Here Sethi makes a strong point of inclusiveness in design. Continuing from his earlier remarks of bridging the gap of tradition and modern he explained “It’s probably not right if, by any means, our work renders us jobless, voiceless, ruthless, rootless or futureless. There has to be a gifting process in the economy. It is not a good design if it is curbing equitable and judicious distribution of opportunities. The weavers of Chellampatti abandoned their original place in search of livelihood and shifted to the urban metropolis of Delhi. Today these weavers, well versed with a textile art that made India historically famous and rich with its first great export, are selling balloons, vegetables, shifting garbage in cities.”
Handicraft has been and still is a strength of India. Rapid industrialisation and urbanisation have reduced the social status of these generational artisans. It is imperative for design leaders of the nation to value this asset of India and imbibe it in modern design thinking. Sethi emphasised this by making a strong and brutal point, “Handicrafts have to be valued. Imagine what if the hands that weave and make art beg or worst, pull triggers due to unemployment.”
Sethi made a significant point on how design thinking is imbibed in each one, often at the most unexpected places, and it is the ability to observe and learn from the ordinary, which leads to creation of extraordinary. In his own workds, “We have all witnessed spectacular designs made by self-taught common people. The truck art of northern India or a scarecrow made by a farmer from a bird’s perspective, who would aerially watch a woman working in the field, is a spectacular example of anonymous genius. The dabbawalas who are hardly high school graduates accurately deliver warm food to thousands of people only through an inventive signage method.”
Many times designers become take ‘confidence’ as the only virtue and lose vulnerability. Sethi says for him being tentative is good. He says “Confidence is good, but self-doubt is even better.” Self-doubt, not in a negative way, but to nudge one towards deeper observation can lead to enhanced self-learning.
Sethi’s Gandhian influence becomes apparent as he discusses this ‘seed’ or point with the audience. He expresses, “As a designer doing more with less is essential, just like your mother makes the best out of bare minimum resources. Mahatma Gandhi awakened his feminine energy through a charkha and organic fibre, and was amongst the best designers ever lived. Let’s not look down at the technology of ‘Jugaad‘ (hack) because true learning can only happen when you rise to the occasion.”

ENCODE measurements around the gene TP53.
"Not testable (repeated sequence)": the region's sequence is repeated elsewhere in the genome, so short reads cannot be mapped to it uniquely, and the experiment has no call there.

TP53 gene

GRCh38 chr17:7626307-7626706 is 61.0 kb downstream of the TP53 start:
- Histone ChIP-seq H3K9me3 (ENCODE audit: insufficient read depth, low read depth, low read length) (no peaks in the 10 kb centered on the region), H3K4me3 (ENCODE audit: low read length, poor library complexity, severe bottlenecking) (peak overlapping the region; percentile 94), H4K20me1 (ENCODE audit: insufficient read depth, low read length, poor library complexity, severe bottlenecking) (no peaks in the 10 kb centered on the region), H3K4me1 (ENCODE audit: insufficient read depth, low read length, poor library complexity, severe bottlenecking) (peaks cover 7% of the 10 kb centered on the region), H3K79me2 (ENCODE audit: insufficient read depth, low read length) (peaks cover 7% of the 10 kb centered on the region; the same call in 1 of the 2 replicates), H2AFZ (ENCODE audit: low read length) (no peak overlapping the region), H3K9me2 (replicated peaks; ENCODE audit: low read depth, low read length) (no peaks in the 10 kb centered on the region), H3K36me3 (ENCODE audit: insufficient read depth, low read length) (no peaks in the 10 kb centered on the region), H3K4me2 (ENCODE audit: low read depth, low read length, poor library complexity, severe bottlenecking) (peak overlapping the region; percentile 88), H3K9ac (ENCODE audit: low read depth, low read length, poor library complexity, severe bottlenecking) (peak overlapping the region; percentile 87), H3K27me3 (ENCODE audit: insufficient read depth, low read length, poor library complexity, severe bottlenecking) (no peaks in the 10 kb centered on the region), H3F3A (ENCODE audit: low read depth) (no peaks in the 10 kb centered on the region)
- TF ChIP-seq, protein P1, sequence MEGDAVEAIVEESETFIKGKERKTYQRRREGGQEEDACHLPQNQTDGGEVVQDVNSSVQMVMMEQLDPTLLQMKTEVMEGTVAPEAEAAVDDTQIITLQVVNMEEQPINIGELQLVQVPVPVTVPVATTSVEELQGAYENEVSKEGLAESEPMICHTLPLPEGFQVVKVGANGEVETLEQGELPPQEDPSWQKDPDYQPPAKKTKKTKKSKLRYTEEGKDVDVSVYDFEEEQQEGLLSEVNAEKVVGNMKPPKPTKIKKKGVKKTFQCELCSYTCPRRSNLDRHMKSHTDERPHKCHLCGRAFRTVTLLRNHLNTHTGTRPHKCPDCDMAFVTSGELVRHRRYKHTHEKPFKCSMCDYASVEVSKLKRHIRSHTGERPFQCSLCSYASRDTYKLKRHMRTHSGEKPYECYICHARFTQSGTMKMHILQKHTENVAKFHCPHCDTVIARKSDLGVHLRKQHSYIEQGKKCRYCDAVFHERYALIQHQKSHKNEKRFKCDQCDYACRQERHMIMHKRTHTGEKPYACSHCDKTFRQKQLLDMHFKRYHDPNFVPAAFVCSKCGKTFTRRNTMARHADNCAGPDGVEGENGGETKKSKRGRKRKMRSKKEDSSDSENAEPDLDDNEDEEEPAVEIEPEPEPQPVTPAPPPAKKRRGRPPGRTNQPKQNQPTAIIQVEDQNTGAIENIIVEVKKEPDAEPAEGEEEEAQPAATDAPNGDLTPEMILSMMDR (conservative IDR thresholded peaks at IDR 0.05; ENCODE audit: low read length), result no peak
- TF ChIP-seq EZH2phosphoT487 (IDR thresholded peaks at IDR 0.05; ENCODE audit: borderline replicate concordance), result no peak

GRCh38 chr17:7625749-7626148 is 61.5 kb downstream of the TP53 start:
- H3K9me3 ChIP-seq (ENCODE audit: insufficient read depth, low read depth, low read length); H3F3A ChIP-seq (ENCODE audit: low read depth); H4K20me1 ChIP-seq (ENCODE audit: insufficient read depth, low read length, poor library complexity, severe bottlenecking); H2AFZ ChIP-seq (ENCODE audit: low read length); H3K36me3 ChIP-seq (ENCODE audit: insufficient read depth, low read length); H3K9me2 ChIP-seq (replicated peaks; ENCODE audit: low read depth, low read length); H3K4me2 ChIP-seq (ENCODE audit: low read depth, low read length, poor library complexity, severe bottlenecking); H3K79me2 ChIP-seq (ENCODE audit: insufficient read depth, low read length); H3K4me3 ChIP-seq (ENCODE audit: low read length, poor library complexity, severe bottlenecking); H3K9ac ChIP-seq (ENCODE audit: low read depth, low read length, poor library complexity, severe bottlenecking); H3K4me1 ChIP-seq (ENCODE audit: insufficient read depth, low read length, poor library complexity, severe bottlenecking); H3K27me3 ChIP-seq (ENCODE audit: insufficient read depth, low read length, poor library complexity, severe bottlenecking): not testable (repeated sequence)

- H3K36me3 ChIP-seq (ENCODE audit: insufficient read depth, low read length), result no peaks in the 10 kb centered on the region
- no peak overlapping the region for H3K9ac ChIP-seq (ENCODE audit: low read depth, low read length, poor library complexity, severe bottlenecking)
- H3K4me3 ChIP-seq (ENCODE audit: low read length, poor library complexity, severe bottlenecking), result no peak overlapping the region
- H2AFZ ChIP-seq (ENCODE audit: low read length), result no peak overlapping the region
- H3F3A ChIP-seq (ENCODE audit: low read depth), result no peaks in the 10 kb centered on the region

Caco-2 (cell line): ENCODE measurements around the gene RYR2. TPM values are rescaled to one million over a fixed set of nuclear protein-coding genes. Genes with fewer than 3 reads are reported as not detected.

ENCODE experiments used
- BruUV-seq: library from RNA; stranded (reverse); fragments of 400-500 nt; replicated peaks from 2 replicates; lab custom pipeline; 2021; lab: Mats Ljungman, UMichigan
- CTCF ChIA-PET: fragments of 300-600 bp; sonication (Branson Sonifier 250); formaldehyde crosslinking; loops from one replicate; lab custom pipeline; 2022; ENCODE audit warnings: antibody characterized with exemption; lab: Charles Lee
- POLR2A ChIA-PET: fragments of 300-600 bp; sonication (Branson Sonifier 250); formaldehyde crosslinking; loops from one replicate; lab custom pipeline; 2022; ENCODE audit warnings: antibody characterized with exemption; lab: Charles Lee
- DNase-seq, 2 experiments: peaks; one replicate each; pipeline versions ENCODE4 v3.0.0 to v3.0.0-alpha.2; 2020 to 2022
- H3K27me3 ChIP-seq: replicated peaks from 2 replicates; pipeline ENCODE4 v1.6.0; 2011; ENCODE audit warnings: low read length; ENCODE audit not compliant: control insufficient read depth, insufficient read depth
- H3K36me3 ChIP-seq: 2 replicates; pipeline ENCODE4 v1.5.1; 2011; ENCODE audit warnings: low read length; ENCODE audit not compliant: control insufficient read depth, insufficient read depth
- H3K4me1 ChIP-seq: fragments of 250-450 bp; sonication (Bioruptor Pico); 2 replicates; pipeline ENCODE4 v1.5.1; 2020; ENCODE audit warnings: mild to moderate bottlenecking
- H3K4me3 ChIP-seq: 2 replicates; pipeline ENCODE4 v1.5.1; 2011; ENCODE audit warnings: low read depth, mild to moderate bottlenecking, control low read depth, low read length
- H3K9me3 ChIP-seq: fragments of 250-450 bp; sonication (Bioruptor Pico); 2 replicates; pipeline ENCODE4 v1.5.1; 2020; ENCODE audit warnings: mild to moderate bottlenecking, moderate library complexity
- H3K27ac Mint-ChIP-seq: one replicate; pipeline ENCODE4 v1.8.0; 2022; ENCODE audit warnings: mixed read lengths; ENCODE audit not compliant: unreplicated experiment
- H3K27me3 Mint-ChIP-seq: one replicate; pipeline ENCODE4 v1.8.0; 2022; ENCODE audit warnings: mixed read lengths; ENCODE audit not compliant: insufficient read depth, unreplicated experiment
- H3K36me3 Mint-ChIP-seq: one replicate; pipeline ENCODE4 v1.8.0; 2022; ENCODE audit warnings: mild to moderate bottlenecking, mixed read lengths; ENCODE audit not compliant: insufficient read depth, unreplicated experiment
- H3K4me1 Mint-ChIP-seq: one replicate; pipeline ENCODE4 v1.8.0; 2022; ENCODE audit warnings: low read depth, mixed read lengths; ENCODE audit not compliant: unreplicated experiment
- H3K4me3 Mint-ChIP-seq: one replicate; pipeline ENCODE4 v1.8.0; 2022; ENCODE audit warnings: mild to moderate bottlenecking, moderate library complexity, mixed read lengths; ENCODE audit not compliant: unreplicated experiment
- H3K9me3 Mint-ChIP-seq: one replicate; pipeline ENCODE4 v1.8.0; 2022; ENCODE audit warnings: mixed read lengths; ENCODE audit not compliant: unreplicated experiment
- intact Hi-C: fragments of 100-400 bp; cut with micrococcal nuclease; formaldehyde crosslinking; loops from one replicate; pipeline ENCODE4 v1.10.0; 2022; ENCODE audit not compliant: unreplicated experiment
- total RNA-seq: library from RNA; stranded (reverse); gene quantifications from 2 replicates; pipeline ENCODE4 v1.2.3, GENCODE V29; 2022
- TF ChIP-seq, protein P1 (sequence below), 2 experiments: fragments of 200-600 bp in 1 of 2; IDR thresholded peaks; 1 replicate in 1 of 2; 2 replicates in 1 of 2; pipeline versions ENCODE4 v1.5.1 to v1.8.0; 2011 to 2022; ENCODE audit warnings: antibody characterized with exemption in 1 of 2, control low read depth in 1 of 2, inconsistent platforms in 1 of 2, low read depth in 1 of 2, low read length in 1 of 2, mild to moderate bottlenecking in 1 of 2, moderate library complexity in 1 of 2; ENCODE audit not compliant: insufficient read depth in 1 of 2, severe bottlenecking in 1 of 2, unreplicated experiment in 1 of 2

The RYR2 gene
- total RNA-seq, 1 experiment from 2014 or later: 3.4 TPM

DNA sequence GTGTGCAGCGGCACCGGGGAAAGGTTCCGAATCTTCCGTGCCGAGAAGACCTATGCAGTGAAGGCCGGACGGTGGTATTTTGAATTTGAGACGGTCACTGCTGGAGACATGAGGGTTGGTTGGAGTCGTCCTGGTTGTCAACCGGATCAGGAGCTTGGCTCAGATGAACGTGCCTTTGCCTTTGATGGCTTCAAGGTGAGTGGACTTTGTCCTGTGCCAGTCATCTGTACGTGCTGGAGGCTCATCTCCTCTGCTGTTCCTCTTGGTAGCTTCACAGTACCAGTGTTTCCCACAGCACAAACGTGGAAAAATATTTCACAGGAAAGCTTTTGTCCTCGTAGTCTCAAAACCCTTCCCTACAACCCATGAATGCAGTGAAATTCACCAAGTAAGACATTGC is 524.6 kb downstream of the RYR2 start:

The age-old dictum of one is as good as the company one keeps, also holds true in matters of design thinking. Sethi whose oeuvre consists of unmatchable variety and scale – ranging from ‘Hampi Resort’ and the ‘Spice Route’ restaurant, to VIP Lounge at Delhi Airport and the massive Terminal 2 at Mumbai airport – is forthright in acknowledging the importance of ‘sangat‘ (company). He explains deeply, “Company matters. One has to identify passionate stakeholders for interdisciplinary collaborations. Or to say, slightly mad people. Use minimal digital communications and prefer talking one-to-one. Group activity, transitions through teamwork, collective learning and catharsis increases the scope of spontaneity and improvisation in design.” Wise words from the experienced man.
It is so heartening to see a highly decorated person talk about the softer, emotional aspects of life, which actually influence design a lot. In his point, Sethi explained “Never underestimate the power of intangible. Every inspiration and thought germinates in the brain was something intangible at the first place. One cannot see the hidden red colour in the leaves of Henna nor can one know how the elephants predicted the 2004 tsunamis and reached higher grounds to save themselves.”
The presentation was positively perceived by hopeful students, who learnt to be anything but restrictive as a designer. Sethi who was fervent about using handcrafted textiles and traditional arts maximum as a designer also told the audience to adapt digital means of art. His overall lecture explained us to remain humble and be open to change and work to not let deviate from the roots.
The India Design confluence at Unitedworld Institute of Design, Karnavati University, in Ahmedabad invited well-known delegates from the design industry to hold lectures, discussions and expert advice sessions related to fashion, interior, graphic, automobile and jewellery design. Opened in the presence of Textile Minister Smriti Irani on November 23, the multidisciplinary festival culminated on November 25, 2018.
Photographs: Marmik Shah